The Twin Cities Film Festival is sometimes confused with the bigger, older Minneapolis-St. Paul International Film Festival held each April. But the five-year-old TCFF has its own distinct character.

The fall fest, held at the Showplace ICON cineplex in St. Louis Park, attracts its crowds by mixing a few highly anticipated studio releases with rougher-hewn indies, adding plenty of homegrown Minnesota flavor as well. After a rocky start, ticket sales have grown just over 20 percent each year, with more than 6,200 attendees expected this year. At least four screenings were sold out as of last week.

"We draw moviegoers, as opposed to cinephiles," said executive director Jatin Setia. "We want the people who go to see 'Gone Girl' and 'Batman' to come and appreciate indie films, and you get them to take that leap by showing the Oscar-worthy movies that generate buzz."

This year's 10-day event, which begins Thursday with a gala premiere of Jason Reitman's ensemble drama "Men, Women & Children," features nearly 80 films, including area premieres of "Wild" starring Reese Witherspoon and "The Imitation Game" starring Benedict Cumberbatch.

Nine documentaries being screened include the controversial "The Syndrome," which explores the possibly faulty science behind shaken-baby syndrome.

Artistic director Steve Snyder has programmed an unusually large number of films this year, just over half with local connections. The weirdly magical "Kumiko, The Treasure Hunter," shot partly in and around wintry Brainerd, is inspired by the true story of a Japanese woman who believed the movie "Fargo" to be real. "Wild" is based on a book of the same name by Duluth native Cheryl Strayed, about her solo backpacking trek along the Pacific Crest Trail.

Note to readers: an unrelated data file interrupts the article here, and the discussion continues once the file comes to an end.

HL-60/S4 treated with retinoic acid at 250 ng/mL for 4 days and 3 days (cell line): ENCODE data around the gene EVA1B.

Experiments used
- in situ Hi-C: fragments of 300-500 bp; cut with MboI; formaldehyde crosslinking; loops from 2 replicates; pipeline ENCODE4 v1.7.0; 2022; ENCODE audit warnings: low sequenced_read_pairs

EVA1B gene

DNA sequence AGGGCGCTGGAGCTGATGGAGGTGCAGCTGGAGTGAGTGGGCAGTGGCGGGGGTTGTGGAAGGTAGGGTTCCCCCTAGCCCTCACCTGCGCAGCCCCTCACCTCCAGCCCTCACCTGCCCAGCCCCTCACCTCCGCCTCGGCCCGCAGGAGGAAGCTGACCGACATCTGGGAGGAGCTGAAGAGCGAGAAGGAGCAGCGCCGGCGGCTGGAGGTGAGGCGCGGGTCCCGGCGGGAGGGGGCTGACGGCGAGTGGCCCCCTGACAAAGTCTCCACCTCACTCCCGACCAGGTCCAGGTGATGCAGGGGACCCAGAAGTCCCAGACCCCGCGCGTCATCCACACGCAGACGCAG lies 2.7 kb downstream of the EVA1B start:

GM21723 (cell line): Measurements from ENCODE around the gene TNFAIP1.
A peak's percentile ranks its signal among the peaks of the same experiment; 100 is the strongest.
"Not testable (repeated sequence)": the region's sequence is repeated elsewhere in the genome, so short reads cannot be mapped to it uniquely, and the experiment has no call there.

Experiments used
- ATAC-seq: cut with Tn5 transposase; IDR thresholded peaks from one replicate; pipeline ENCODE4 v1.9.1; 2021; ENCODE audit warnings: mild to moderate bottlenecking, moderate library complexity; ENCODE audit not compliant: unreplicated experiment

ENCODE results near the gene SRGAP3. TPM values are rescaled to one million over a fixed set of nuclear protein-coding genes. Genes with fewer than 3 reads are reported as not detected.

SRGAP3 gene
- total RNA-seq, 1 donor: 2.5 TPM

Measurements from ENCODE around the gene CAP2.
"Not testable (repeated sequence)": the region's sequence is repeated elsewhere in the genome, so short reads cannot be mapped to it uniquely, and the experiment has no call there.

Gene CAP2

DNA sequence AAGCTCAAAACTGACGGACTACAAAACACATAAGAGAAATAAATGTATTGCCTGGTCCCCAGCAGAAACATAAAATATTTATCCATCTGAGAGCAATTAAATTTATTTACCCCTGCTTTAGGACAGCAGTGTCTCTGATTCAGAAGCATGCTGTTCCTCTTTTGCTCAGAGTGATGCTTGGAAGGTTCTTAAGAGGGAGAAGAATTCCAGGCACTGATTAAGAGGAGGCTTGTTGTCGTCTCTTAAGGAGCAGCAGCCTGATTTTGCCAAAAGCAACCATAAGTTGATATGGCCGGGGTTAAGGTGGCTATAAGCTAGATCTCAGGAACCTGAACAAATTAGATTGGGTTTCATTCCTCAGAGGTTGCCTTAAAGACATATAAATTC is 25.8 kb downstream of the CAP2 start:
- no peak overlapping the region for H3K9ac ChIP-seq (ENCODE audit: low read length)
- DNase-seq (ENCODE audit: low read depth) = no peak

Several Minnesota-raised directors and actors are scheduled to introduce or otherwise appear in conjunction with their films, including singer/ songwriter Maria Isa (crime thriller "Strike One"), Tim VandeSteeg, producer of the documentary "Hunger in America," and Ryan Kiser, star of "House of Manson," now screening twice.

Other Minnesota talent on the schedule who might pop up: actors Mark Webber (the comedy "Laggies"), Seann William Scott ("Just Before I Go," directed by Courteney Cox), Molly Ryman (the gangster drama "Ink & Steel") and a group of Guthrie Theater veterans in the short film "Trapped." A documentary short by local film-fest legend Al Milgrom looks at the life and work of celebrated, troubled poet John Berryman, who taught at the University of Minnesota.

There truly does seem to be something for everyone in the lineup. "BFFs," directed by Andrew Putschoegl, who grew up in Oakdale, is a sendup of marriage-mending couples retreats that will appeal to middle-aged women. The mind-bender "Time Lapse" chronicles the dark path traveled by three twenty-somethings after they discover a dead neighbor's camera that takes pictures of events a day before they happen.